Ofgem’s latest consultation is in response to the TOs’ feedback regarding the need for changes to the current RIIO ET2 (Re­ve­nue=Incentives + Innovation + Outputs Electricity Transmission) regulatory app­roval and funding mechanism to make it more agile, responsive and flexible, to enable them to expedite delivery. While Ofgem opines that its current LOTI regulatory process (applicable since April 2021 as part of the RIIO-2 price control package) does not cause delays to transmission projects, its proposed package of measures aims to facilitate accelerated delivery by TOs. This can be achieved by:

  • Providing early certainty on regulatory funding before the detailed project de­sign is known and planning permission has been secured to enable TOs to sp­eed up co­n­struction. This can save up to one year.
  • Reducing the number of regulatory approval gates to reduce the time ta­ken to secure regulatory approvals and funding.
  • Providing targeted, programmatic ex­em­ptions from onshore network competition as a competitive tender proce­ss is expected for some strategic on­sh­ore projects from 2024, provided the requisite legislation is in place by then.

Parallelly, Ofgem also intends to hold TOs accountable and protect consumers by using strong financial incentives, including penalties for delays in delivery and licence obligations.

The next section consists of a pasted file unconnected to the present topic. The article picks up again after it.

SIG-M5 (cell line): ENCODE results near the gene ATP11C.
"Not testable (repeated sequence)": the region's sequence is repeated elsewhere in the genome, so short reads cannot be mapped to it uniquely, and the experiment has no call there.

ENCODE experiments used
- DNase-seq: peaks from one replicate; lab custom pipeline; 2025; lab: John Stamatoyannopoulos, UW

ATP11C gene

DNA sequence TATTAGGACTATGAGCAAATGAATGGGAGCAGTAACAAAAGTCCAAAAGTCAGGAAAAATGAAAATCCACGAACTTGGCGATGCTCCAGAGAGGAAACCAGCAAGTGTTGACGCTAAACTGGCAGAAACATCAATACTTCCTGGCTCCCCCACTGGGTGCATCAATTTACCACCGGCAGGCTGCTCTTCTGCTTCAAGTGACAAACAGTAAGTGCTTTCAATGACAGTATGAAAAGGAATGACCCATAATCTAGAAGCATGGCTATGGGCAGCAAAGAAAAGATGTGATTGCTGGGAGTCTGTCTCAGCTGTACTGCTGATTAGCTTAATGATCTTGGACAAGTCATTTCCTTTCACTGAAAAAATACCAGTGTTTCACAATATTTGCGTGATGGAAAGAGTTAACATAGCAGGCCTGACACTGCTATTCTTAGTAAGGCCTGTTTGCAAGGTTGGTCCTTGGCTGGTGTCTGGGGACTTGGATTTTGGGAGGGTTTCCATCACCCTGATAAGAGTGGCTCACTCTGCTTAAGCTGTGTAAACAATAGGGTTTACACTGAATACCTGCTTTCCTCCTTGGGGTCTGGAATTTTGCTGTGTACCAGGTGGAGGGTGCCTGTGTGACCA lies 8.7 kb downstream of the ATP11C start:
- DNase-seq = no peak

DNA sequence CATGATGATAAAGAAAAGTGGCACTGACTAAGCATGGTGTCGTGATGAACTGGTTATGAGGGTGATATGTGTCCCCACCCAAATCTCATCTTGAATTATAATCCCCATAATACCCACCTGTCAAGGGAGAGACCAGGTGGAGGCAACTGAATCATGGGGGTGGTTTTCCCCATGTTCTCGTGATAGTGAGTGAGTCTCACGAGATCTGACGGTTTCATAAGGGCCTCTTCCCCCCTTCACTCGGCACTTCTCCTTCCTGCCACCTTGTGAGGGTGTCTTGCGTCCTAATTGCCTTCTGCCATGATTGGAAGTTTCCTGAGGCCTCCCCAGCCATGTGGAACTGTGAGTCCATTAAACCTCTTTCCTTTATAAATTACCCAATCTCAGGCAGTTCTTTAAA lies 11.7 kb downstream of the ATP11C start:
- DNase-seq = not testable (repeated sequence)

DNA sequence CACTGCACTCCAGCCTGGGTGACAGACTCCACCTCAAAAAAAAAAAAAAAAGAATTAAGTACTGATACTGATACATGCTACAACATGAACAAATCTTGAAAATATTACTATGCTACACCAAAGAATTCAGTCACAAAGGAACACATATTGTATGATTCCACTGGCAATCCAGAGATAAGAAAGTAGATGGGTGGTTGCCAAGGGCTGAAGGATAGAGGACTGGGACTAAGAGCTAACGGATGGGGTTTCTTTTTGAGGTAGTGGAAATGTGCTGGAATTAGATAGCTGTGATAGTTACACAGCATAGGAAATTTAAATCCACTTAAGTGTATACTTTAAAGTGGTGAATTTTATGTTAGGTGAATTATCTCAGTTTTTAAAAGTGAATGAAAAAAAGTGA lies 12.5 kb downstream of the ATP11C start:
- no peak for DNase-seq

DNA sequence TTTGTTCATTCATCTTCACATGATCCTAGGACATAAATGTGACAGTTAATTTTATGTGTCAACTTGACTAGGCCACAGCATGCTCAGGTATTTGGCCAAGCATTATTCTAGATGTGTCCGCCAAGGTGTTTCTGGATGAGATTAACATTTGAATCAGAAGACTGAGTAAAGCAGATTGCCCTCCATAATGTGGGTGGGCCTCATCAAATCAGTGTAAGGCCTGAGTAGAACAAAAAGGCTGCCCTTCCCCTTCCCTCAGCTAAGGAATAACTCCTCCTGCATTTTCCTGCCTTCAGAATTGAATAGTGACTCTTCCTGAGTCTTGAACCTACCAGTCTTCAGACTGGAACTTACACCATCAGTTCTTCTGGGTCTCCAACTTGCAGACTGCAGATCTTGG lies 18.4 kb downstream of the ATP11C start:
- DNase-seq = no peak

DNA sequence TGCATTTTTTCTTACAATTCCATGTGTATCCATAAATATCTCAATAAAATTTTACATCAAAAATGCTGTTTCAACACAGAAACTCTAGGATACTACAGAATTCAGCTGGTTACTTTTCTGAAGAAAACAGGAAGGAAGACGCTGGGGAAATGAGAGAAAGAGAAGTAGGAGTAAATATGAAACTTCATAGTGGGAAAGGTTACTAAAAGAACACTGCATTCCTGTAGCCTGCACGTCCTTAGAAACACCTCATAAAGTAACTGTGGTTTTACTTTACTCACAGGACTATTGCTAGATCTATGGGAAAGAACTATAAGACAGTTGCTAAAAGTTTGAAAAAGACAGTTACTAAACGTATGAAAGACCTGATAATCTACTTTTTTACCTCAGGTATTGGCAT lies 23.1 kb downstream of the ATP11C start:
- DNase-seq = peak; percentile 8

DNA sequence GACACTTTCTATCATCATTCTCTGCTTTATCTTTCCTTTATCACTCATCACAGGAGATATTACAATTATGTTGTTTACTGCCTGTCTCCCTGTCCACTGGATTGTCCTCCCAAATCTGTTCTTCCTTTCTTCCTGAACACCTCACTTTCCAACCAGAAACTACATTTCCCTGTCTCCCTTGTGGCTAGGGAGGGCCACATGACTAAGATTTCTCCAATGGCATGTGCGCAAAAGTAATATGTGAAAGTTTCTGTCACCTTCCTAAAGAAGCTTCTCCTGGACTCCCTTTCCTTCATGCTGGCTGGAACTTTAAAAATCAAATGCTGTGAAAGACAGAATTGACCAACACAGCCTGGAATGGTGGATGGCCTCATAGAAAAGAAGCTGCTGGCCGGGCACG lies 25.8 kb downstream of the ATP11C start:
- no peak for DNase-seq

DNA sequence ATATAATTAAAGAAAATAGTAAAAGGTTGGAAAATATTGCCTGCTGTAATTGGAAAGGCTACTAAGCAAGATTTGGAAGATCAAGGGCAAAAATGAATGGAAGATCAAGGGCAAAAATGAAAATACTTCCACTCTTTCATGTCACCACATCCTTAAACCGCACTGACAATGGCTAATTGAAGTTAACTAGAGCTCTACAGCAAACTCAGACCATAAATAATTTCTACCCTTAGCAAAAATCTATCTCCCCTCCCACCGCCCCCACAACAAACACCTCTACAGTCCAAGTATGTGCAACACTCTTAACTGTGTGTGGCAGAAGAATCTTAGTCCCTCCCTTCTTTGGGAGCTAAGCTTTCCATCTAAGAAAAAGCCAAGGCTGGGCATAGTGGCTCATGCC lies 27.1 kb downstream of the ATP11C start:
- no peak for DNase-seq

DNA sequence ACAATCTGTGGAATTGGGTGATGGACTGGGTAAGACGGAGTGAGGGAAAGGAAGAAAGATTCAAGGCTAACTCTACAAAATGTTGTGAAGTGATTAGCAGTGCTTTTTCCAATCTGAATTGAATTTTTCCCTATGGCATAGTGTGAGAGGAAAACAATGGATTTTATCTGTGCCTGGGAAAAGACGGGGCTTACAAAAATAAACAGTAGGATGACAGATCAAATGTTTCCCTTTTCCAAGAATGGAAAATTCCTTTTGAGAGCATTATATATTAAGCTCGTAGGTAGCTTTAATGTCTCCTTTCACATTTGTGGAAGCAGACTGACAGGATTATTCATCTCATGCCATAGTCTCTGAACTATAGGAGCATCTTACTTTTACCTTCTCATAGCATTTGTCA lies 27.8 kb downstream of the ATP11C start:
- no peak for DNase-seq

For qualifying criteria for inclusion into the accelerated delivery framework, Of­g­em recommends early acceptance of the strategic project need for all qualifying pr­o­jects or approval of allowances for qu­alifying projects in two stages – first, for early construction funding prior to any planning permission and second, for a full project cost assessment post the per­mission.

Ofgem seeks to quantify the potential costs and benefits to consumers of its proposals. While its initial analysis indi­ca­tes clear net benefits (ranging from GBP 500 million to GBP 2 billion), these can be materially reduced if TOs do not deliver the required upgrades by 2030, or if the anticipated growth in renewable generation does not materialise.

Ofgem is closely working with TOs and the government to agree on practical steps that each side will take to ensure that the UK’s renewable ambitions are met. Once Ofgem finalises the new regulatory framework through consultation, it will review TOs’ updated project delivery plans and intends to publish an initial list of projects that qualify for strategic needs case approval and competition exemption by the end of 2022. Subsequently, funding approval for qualifying projects will be in line with individual project delivery timetables from TOs.

The new framework will be applicable only to certain strategic onshore projects where benefits exceed the cost to consumers; particularly, because over the next couple of years, network plan­n­ing is expected to evolve iteratively into a single centralised Strategic Net­work Plan for the ET network, following an updated HND2 in 2023. Overall, Ofgem’s proposed package of potential changes to its regulatory approval fra­mework could help alleviate grid constraints through fast-tracking of strategic projects, provide wider environmental benefits and ultimately aid the country in achieving its 2030 climate and energy goals.